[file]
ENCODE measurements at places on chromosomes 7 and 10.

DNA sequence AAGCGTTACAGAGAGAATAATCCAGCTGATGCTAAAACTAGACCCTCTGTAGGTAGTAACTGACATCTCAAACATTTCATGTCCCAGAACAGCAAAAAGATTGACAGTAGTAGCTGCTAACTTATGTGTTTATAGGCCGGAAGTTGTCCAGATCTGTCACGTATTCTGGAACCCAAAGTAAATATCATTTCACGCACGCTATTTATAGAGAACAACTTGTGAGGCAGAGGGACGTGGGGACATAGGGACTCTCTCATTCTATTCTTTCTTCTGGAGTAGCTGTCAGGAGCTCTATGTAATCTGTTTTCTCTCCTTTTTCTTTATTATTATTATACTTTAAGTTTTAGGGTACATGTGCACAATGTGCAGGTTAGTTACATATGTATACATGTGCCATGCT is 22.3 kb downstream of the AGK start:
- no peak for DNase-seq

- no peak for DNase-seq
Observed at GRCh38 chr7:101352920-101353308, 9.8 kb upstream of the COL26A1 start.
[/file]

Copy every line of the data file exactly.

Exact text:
ENCODE measurements at places on chromosomes 7 and 10.

DNA sequence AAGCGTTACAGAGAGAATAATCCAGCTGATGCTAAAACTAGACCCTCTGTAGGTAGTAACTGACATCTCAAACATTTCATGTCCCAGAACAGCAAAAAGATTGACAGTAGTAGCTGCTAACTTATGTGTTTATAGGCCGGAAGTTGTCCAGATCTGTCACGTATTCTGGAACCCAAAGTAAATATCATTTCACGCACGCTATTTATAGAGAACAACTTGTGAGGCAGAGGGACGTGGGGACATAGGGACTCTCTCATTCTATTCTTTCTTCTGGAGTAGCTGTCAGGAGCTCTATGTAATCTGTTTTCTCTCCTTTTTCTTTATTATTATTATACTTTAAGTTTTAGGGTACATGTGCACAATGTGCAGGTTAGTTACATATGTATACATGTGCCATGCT is 22.3 kb downstream of the AGK start:
- no peak for DNase-seq

- no peak for DNase-seq
Observed at GRCh38 chr7:101352920-101353308, 9.8 kb upstream of the COL26A1 start.